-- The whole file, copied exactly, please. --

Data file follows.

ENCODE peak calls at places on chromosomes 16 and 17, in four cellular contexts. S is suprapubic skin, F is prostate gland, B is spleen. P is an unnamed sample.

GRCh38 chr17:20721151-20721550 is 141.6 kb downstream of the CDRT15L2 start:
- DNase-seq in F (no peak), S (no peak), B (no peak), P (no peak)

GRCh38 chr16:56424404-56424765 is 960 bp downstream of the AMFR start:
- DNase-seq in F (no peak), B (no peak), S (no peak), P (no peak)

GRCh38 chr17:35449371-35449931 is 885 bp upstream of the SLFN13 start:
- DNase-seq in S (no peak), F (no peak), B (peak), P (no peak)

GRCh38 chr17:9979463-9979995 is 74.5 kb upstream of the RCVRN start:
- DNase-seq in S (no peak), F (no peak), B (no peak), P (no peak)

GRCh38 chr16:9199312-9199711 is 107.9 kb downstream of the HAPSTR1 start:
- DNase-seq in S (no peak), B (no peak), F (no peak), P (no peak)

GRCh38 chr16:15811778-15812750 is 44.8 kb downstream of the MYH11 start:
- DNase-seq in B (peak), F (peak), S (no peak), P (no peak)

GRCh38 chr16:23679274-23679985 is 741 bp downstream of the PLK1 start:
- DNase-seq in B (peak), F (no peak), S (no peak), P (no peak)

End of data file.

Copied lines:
ENCODE peak calls at places on chromosomes 16 and 17, in four cellular contexts. S is suprapubic skin, F is prostate gland, B is spleen. P is an unnamed sample.

GRCh38 chr17:20721151-20721550 is 141.6 kb downstream of the CDRT15L2 start:
- DNase-seq in F (no peak), S (no peak), B (no peak), P (no peak)

GRCh38 chr16:56424404-56424765 is 960 bp downstream of the AMFR start:
- DNase-seq in F (no peak), B (no peak), S (no peak), P (no peak)

GRCh38 chr17:35449371-35449931 is 885 bp upstream of the SLFN13 start:
- DNase-seq in S (no peak), F (no peak), B (peak), P (no peak)

GRCh38 chr17:9979463-9979995 is 74.5 kb upstream of the RCVRN start:
- DNase-seq in S (no peak), F (no peak), B (no peak), P (no peak)

GRCh38 chr16:9199312-9199711 is 107.9 kb downstream of the HAPSTR1 start:
- DNase-seq in S (no peak), B (no peak), F (no peak), P (no peak)

GRCh38 chr16:15811778-15812750 is 44.8 kb downstream of the MYH11 start:
- DNase-seq in B (peak), F (peak), S (no peak), P (no peak)

GRCh38 chr16:23679274-23679985 is 741 bp downstream of the PLK1 start:
- DNase-seq in B (peak), F (no peak), S (no peak), P (no peak)